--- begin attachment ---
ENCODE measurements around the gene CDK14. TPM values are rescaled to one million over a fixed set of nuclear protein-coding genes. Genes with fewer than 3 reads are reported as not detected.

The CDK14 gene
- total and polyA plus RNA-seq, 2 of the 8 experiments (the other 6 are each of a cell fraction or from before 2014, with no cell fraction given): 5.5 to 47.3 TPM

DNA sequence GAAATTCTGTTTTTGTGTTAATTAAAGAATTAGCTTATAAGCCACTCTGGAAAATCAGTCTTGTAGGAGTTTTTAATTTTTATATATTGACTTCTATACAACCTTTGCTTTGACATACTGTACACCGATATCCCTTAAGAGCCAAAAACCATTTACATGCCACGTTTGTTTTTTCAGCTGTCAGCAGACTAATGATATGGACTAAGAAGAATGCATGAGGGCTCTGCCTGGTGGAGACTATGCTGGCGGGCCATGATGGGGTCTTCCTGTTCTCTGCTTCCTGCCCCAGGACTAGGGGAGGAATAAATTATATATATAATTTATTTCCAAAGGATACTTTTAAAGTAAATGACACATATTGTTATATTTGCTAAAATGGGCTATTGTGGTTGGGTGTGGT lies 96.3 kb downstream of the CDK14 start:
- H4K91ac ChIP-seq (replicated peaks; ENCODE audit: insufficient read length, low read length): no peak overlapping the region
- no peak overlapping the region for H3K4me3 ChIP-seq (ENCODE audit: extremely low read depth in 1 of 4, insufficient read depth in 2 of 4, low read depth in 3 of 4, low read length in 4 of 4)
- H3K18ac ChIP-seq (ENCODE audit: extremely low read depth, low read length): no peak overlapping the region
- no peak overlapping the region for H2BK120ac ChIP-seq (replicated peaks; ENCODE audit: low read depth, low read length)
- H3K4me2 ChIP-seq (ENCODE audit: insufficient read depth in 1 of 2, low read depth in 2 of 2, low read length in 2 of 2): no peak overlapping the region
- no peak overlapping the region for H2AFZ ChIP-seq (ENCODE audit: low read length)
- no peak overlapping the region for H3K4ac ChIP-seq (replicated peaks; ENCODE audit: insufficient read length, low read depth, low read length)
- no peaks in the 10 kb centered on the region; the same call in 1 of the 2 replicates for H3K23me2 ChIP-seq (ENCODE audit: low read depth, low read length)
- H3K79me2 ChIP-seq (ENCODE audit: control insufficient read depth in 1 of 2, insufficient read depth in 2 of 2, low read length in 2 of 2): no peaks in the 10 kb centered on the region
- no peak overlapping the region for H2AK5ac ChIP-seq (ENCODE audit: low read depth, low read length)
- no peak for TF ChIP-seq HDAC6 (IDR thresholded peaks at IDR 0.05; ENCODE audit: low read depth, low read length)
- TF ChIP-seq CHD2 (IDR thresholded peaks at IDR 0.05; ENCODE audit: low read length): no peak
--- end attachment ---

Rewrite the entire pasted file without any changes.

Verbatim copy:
ENCODE measurements around the gene CDK14. TPM values are rescaled to one million over a fixed set of nuclear protein-coding genes. Genes with fewer than 3 reads are reported as not detected.

The CDK14 gene
- total and polyA plus RNA-seq, 2 of the 8 experiments (the other 6 are each of a cell fraction or from before 2014, with no cell fraction given): 5.5 to 47.3 TPM

DNA sequence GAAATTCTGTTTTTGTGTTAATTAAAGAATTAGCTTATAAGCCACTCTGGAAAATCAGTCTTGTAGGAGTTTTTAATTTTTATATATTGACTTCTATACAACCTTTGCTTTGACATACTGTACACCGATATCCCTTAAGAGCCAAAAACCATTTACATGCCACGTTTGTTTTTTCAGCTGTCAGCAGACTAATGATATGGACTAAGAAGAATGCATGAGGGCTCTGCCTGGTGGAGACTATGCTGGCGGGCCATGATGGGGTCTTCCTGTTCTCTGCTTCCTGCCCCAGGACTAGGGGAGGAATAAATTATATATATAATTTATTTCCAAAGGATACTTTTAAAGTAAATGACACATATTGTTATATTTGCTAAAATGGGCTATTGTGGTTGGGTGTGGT lies 96.3 kb downstream of the CDK14 start:
- H4K91ac ChIP-seq (replicated peaks; ENCODE audit: insufficient read length, low read length): no peak overlapping the region
- no peak overlapping the region for H3K4me3 ChIP-seq (ENCODE audit: extremely low read depth in 1 of 4, insufficient read depth in 2 of 4, low read depth in 3 of 4, low read length in 4 of 4)
- H3K18ac ChIP-seq (ENCODE audit: extremely low read depth, low read length): no peak overlapping the region
- no peak overlapping the region for H2BK120ac ChIP-seq (replicated peaks; ENCODE audit: low read depth, low read length)
- H3K4me2 ChIP-seq (ENCODE audit: insufficient read depth in 1 of 2, low read depth in 2 of 2, low read length in 2 of 2): no peak overlapping the region
- no peak overlapping the region for H2AFZ ChIP-seq (ENCODE audit: low read length)
- no peak overlapping the region for H3K4ac ChIP-seq (replicated peaks; ENCODE audit: insufficient read length, low read depth, low read length)
- no peaks in the 10 kb centered on the region; the same call in 1 of the 2 replicates for H3K23me2 ChIP-seq (ENCODE audit: low read depth, low read length)
- H3K79me2 ChIP-seq (ENCODE audit: control insufficient read depth in 1 of 2, insufficient read depth in 2 of 2, low read length in 2 of 2): no peaks in the 10 kb centered on the region
- no peak overlapping the region for H2AK5ac ChIP-seq (ENCODE audit: low read depth, low read length)
- no peak for TF ChIP-seq HDAC6 (IDR thresholded peaks at IDR 0.05; ENCODE audit: low read depth, low read length)
- TF ChIP-seq CHD2 (IDR thresholded peaks at IDR 0.05; ENCODE audit: low read length): no peak